Feriae tonsurae ovium
Feriae tonsurae ovium, Anglice Sheep-Shearing Feast, quotannis in vere, quo tempore tonsura ovium perfecta sit, et saepius mense Iunio ineunte, a pastoribus Britanniae celebrabatur. Tales feriae in litteris describuntur.
Pandosto et The Winter's Tale[recensere | fontem recensere]
Feriae tonsurae ovium sunt crisis (act. 4 sc. 3-4) fabulae scaenicae The Winter's Tale a Gulielmo Shakesperio anno incerto compositae, anno 1611 doctae, primum in editione in folio (titulo Mr. William Shakespeares Comedies, Histories & Tragedies) anno 1623 impressae. Initium huius episodii iam in mythistoria Pandosto a Roberto Greene scripta reperitur, qui haec narrat:
- It happened not long after this that there was a meeting of all the farmers' daughters in Sicilia, whither Fawnia was also bidden as the mistress of the feast, who, having attired herself in her best garments, went among the rest of her companions to the merry meeting, there spending the day in such homely pastimes as shepherds use (Robertus Greene, Pandosto (1907 ed., p. 42).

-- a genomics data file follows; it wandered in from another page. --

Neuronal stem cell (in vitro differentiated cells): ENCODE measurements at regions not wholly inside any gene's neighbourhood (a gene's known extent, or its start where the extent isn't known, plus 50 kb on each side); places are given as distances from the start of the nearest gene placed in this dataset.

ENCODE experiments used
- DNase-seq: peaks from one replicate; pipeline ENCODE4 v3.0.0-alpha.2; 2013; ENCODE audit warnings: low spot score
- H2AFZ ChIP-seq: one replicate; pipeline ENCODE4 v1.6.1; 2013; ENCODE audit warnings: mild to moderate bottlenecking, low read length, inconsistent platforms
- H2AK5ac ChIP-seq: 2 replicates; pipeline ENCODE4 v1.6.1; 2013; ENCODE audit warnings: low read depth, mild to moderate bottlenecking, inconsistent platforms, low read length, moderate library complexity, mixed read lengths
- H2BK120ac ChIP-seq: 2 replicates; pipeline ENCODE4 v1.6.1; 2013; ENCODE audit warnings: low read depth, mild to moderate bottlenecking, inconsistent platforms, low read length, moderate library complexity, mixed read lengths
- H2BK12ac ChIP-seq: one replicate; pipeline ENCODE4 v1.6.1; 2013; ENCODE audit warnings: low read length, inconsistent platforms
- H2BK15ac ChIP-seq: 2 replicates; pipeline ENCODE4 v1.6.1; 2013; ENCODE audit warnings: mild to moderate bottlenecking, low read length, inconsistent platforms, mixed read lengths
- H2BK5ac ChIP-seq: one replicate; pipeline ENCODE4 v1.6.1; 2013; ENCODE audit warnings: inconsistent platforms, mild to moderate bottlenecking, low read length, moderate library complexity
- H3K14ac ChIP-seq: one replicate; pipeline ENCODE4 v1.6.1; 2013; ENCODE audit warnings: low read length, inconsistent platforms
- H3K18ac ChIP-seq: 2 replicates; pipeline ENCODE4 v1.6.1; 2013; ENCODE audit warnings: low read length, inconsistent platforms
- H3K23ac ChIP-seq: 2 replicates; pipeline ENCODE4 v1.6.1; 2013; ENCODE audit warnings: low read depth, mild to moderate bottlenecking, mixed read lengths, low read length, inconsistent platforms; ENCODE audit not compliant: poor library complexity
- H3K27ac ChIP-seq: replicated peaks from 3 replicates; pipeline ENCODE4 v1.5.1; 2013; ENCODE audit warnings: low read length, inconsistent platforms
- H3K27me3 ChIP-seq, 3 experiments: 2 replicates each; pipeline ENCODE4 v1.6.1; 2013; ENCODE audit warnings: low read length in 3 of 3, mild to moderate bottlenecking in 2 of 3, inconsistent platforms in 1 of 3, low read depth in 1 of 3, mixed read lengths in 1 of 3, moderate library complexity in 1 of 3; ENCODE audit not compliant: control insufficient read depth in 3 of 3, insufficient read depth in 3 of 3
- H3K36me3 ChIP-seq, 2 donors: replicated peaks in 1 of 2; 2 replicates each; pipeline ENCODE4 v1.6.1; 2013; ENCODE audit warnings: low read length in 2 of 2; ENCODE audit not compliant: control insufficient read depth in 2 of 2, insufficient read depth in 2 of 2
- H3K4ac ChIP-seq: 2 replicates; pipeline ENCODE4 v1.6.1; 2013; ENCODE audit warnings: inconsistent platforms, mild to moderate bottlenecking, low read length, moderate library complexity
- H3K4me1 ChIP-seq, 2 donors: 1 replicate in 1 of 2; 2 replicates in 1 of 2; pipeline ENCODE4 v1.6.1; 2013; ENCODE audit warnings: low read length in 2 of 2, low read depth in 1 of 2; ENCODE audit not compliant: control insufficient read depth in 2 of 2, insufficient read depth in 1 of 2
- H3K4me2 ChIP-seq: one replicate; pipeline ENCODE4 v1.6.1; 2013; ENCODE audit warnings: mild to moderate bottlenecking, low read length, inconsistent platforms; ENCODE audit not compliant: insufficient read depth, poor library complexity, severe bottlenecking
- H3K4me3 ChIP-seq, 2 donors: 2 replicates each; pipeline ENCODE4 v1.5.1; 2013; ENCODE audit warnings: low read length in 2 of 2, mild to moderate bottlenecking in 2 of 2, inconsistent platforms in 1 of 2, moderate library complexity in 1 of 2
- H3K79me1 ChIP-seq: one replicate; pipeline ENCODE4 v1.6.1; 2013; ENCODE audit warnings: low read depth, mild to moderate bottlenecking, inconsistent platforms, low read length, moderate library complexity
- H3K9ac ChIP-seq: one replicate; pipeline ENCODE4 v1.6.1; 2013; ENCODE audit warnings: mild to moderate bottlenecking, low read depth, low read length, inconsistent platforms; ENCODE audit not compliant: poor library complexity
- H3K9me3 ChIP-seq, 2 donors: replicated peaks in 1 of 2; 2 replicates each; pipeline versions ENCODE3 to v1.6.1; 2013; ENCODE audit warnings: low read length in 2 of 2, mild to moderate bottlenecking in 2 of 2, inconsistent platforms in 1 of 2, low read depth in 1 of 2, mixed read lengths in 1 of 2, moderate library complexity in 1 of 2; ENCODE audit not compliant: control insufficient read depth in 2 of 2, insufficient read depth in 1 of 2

Apud Greene virgo Fawnia ibi primum a Dorasto videtur, qui statim amore captus est.
Shakesperius situm et nomina mutavit: feriae iam in Bohemia celebrantur, magistra epuli Perdita, amator Florizel; is iam Perditam amabat, sed in eis feriis pater eius Leontes primum de amoribus certus fit. Ante ferias celebratas Clown, Perditae frater, enumerat res quae ad comedendum sive et coquendum emere oportet:
- Let mee see, what am I to buy for our Sheepe-shearing-Feast? Three pound of Sugar, fiue pound of Currence, Rice: What will this sister of mine do with Rice? But my father hath made her Mistris of the Feast, and she layes it on. Shee hath made-me four and twenty Nose-gayes for the shearers (three-man song-men, all, and very good ones) but they are most of them Meanes and Bases; but one Puritan amongst them, and he sings Psalmes to horne-pipes. I must haue Saffron to colour the Warden Pies, Mace: Dates, none: that's out of my note: Nutmegges, seuen; a Race or two of Ginger, but that I may begge: Foure pound of Prewyns, and as many of Reysons o'th Sun (The Winter's Tale act. IV sc. 3).
The Sad Shepherd[recensere | fontem recensere]
- Fall to your Cheese-Cakes, Curds, and clawted Cream,
- Your Fools, your Flaunes; and of Ale a stream
- To wash it from your Livers: strain Ewes Milk
- Into your Cyder Sillabubs, and be drunk
- To him, whose Fleece hath brought the earliest Lamb
- This year; and wears the Baudrick at your Bord!
- Where you may all go whistle; and record
- This i' your Dance: and foot it lustily (The Sad Shepherd act. I sc. 7).
Bibliographia[recensere | fontem recensere]
- A. M. Stirling, "Holkham: a famous sheep-shearing feast" (1908); reimpressum in Adelaide L. J. Gosset, ed., Shepherds of Britain (1911) pp. 214-216 (Paginae selectae apud Google Books)